All things considered, although this was a little lossy, I was matching on names and dates of birth — and a quick test revealed that there were no double-matches with the processed names that could put the integrity of the data at risk. Good enough for this project!
Excel. There are a number of different ways to read from and write to Excel workbooks in .NET. I opted for NPOI, maintained by Tony Qu and based on Apache’s POI project. It’s superb, quick to get going with, remarkably good at what it does, and works just fine with .NET Core.
Detecting the last row in each sheet was sometimes harder than it could have been. Not every set of records ended with a blank row. Some had totals. Some totals weren’t marked in the first column. I had to be careful, and examine the whole row for evidence that the core data was finished — or identify keywords that would indicate there was no more data.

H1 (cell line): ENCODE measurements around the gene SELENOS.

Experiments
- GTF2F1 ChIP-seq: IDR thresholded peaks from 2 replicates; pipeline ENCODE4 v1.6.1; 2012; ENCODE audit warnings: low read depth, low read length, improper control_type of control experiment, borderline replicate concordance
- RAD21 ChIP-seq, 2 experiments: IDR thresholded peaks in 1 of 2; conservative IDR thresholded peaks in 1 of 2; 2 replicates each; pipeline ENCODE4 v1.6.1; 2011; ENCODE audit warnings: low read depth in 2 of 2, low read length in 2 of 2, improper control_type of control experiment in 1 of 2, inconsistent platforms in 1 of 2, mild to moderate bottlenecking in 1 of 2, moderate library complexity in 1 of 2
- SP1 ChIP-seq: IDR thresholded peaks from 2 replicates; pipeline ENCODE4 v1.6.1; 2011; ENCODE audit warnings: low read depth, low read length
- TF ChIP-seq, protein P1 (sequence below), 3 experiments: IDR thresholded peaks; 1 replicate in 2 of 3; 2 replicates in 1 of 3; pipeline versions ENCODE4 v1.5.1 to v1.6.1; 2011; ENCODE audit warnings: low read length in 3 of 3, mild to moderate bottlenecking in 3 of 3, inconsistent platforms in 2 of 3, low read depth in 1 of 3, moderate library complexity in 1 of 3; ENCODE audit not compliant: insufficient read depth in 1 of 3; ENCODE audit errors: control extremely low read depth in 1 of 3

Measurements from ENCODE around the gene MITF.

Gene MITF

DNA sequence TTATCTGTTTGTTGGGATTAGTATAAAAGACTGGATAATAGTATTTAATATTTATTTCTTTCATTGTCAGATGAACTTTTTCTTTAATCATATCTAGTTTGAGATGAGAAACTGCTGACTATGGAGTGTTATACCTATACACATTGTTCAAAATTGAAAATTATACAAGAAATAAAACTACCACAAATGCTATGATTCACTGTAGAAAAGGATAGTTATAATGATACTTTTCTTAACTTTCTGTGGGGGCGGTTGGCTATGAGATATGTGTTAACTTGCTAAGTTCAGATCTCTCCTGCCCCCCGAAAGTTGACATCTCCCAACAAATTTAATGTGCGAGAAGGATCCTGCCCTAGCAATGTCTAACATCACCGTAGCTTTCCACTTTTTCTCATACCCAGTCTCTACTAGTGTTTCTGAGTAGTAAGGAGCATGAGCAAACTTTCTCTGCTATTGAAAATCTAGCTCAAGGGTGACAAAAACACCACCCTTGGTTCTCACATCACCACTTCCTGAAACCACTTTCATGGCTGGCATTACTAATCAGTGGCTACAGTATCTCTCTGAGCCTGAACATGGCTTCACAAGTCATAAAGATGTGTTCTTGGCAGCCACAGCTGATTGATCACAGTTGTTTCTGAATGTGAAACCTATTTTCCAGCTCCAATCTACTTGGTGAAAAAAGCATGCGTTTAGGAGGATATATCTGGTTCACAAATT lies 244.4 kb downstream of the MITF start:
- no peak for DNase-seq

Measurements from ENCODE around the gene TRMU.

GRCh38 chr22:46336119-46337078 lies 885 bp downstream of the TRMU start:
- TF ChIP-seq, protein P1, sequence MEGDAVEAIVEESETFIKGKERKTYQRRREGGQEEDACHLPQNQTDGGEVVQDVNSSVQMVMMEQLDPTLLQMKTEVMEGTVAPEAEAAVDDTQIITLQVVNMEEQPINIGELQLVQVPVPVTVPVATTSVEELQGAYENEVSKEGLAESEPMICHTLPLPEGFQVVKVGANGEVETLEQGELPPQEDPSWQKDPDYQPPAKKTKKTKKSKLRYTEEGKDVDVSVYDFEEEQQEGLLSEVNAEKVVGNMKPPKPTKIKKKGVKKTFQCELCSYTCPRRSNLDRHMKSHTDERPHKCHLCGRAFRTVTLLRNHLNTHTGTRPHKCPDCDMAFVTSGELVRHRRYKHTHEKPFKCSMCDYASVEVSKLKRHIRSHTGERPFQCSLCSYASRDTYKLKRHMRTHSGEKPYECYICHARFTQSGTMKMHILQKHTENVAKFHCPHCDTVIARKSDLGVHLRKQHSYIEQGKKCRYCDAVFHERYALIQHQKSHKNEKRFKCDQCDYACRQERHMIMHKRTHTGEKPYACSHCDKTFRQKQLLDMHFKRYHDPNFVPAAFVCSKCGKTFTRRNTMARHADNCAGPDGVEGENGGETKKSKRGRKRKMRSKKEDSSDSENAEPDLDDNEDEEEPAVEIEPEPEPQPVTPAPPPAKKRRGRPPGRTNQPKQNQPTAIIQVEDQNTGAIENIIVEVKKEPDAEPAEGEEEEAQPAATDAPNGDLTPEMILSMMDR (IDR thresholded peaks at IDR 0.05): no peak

The feedback cycle made this possible. Having the user available to answer questions about the data sped up the work significantly.
- I made some best guesses at the content of the data, based on column headings I had.
- We added some fake sample records to work with and I built the tool to handle them.
- The IPSCJ ran the tool on real data, and checked for edge cases.
- This was really speculative, and needed some creative thinking at both ends to figure out what might be unusual about the data and how it’s formatted.
- We tried to detect edge cases — records that weren’t matched, records we weren’t expecting to find.
- For each type of edge case that hadn’t been processed properly, we were able to iterate on the tool and try again.
The outcome was a tool that the IPSCJ were able to use to process their data in just 30 seconds. It took 3 hours to create, and saved 3 days of work. Moreover, the code we’ve created is reusable, and can save more time in future.
I’m pleased that Police Rewired were able to make a positive intervention for this project.